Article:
The openPage function is responsible for loading a file into the editor pane. In common with most GUI toolkits, wxHaskell provides the ability for the programmer to use standard dialog boxes for key functions such as loading and saving files, and some of the convenience functions provided make the use of these pretty straightforward. The fileOpenDialog function has the following signature:

fileOpenDialog :: Window a -> Bool -> Bool -> String
               -> [(String, [String])] -> FilePath
               -> FilePath -> IO (Maybe FilePath)

The parameters, in order, have the following purposes:

  • Parent window identifier
  • Bool which, if true, indicates that the application should remember the last selected directory.
  • Bool which, if true, indicates that read-only files can be selected
  • String containing the text for the dialog box frame
  • A list of tuples which define the filename selections offered by the dialog box. Each tuple (String, [String]) is a pair in which the first element is a String containing a description of the file type and the second element is a list of wildcard patterns denoting acceptable file extensions.
  • A String indicating the path to the initial directory (often set as the empty string, which indicates no default directory)
  • A String containing the default filename to choose (also often set to the empty string, which indicates no initial selection)

The result of invoking fileOpenDialog is a Maybe FilePath. If we have Nothing, then no file was selected and we simply return without doing anything.

If we have a Just path in which path is the complete path to the selected file, then we load the selected file into the text control, set the title of the Frame to include the filename loaded in the text control and remember the file location in the filePath mutable variable.

There are two ways in which you could load text into the TextCtrl, guiEditor. The first is to use normal Haskell file handling functions to load the file contents into a string and assign the text property of guiEditor to contain the string. The second, used here, is to use the WXCore function textCtrlLoadFile. I’ll also point out, once more, that the text property of a Frame (in this case guiWin) sets the text at the top of the Frame window.

> openPage GUICtx{guiWin = win, guiEditor = editor, guiFile = filePath} =
> do
>   maybePath <- fileOpenDialog win True True "Open file..."
>                               [("Haskells (*.hs)",["*.hs"]),
>                                ("Texts (*.txt)", ["*.txt"]),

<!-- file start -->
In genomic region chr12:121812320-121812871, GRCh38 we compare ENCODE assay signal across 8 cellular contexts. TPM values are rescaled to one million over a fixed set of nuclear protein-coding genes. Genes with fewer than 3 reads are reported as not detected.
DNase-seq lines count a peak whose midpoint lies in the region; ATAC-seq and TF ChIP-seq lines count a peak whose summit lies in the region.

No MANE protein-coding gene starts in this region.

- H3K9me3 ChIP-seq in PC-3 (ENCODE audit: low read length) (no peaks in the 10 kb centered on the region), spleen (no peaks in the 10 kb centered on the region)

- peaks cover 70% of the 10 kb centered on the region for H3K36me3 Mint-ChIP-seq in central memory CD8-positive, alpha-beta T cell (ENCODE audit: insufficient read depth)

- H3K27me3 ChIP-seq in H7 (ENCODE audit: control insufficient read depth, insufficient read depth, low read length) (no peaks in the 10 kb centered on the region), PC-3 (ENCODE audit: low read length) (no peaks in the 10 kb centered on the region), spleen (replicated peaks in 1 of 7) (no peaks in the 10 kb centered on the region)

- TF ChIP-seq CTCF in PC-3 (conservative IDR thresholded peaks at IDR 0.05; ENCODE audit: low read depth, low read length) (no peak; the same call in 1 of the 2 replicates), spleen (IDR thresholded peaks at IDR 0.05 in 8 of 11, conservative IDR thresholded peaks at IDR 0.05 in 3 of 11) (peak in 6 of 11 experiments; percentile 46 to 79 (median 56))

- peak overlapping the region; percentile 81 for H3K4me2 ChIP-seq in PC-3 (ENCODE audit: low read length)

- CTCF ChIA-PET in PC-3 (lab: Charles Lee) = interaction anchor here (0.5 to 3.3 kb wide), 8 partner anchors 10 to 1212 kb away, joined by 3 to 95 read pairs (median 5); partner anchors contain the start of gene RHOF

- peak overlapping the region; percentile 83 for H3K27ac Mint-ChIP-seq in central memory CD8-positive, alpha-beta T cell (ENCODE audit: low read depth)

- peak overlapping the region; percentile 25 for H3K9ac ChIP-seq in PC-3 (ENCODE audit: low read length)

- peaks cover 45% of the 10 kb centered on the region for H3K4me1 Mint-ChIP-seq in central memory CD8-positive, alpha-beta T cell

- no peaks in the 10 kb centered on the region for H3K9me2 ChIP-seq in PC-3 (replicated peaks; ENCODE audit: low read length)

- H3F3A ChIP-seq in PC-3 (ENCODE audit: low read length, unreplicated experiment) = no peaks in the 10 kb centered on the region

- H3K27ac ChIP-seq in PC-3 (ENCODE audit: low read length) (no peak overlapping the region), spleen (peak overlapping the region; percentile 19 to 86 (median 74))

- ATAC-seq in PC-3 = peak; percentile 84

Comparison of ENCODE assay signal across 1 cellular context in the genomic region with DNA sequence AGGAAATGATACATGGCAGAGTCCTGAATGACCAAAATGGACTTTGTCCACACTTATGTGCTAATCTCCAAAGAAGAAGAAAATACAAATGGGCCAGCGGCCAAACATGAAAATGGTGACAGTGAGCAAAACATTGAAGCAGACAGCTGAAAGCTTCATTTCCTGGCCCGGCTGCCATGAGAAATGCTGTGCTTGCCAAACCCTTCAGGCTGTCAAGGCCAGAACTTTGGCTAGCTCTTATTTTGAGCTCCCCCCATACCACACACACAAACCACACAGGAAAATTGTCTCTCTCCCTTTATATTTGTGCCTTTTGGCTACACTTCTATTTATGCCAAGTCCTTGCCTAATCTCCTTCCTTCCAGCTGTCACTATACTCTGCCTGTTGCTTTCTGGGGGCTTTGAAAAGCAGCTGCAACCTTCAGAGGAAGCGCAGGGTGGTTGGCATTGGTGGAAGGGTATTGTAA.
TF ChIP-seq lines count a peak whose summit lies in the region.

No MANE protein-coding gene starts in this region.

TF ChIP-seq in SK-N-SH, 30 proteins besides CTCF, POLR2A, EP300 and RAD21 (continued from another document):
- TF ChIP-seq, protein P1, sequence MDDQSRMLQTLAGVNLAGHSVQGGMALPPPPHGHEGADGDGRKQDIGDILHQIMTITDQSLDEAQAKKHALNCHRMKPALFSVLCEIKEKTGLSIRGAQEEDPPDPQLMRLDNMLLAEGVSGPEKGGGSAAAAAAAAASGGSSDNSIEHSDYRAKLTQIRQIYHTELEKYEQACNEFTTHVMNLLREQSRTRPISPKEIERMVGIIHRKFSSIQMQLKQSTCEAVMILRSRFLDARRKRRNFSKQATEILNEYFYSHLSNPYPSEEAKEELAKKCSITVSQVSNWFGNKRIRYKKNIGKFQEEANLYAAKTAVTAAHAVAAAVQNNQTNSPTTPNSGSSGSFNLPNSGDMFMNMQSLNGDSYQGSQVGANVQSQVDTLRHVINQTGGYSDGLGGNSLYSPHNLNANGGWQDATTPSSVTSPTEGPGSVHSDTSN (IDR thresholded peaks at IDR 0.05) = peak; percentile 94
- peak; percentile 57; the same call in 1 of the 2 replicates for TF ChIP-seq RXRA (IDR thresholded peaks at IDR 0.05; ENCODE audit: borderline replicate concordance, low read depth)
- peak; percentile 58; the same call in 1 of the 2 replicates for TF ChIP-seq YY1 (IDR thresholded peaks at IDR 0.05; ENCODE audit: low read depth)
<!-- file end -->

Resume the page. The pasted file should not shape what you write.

>                                ("Any file (*.*)",["*.*"])]
>                               "" ""
>   case maybePath of
>     Nothing   -> -- The user cancelled... nothing to do
>                  return ()
>     Just path -> do
>                  textCtrlLoadFile editor path
>   set win [text := "wxhnotepad - " ++ path]
>   varSet filePath $ Just path

The function to save a file is very similar in structure to openPage. There is a convenience function fileSaveDialog which lets you select the name of a saved file using the standard file dialog for your platform, and a function textCtrlSaveFile which lets you save the contents of a text control to a file.

> savePageAs GUICtx{guiWin = win, guiEditor = editor, guiFile = filePath} =
> do
>   maybePath <- fileSaveDialog win True True "Save file..."
>                               [("Haskells (*.hs)",["*.hs"]),
>                                ("Texts (*.txt)", ["*.txt"]),
>                                ("Any file (*.*)",["*.*"])]
>                               "" ""
>   case maybePath of
>     Nothing   -> return ()
>     Just path -> do
>                  textCtrlSaveFile editor path
>                  set win [text := "wxhnotepad - " ++ path]
>                  varSet filePath $ Just path

The savePage function is a simple wrapper around savePageAs for the case when we want to save a file to the existing filename. The current filename is fetched from the filePath mutable variable. We use a guard to verify that we do, in fact, have a filename set allowing the save operation to be executed, and if we do not, we call savePageAs to pull up a dialog box.

> savePage guiCtx@GUICtx{guiWin = win, guiEditor = editor, guiFile = filePath} =
> do
>   maybePath <- varGet filePath
>   case maybePath of
>     Nothing   -> savePageAs guiCtx
>     Just path -> textCtrlSaveFile editor path >> return ()

An interesting reader exercise would be to modify the menu so that the savePage menu is only enabled when a filename is set. You will probably want the menuItemEnable function to assist in this modification. In this case the menu item would only be available when we have a filename, and the call to varGet filePath should always return a filename.

That completes step 2 of the text editor. Next time we will add undo / redo functionality.

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  1. October 18, 2010 at 7:16 pm | #1

    I’m having trouble – I think because of lazy IO. When I open a file the text doesn’t always seem to get to the editor window. I’ve tired Scrict IO but it still doesn’t seem to work. Any clues you can give me?

  2. October 19, 2010 at 12:43 pm | #2

    It wasn’t lazy IO the problem was special characters – the notepad won’t open files with any special characters. I got rid of them then it was OK. Can I get rid of this restriction somehow?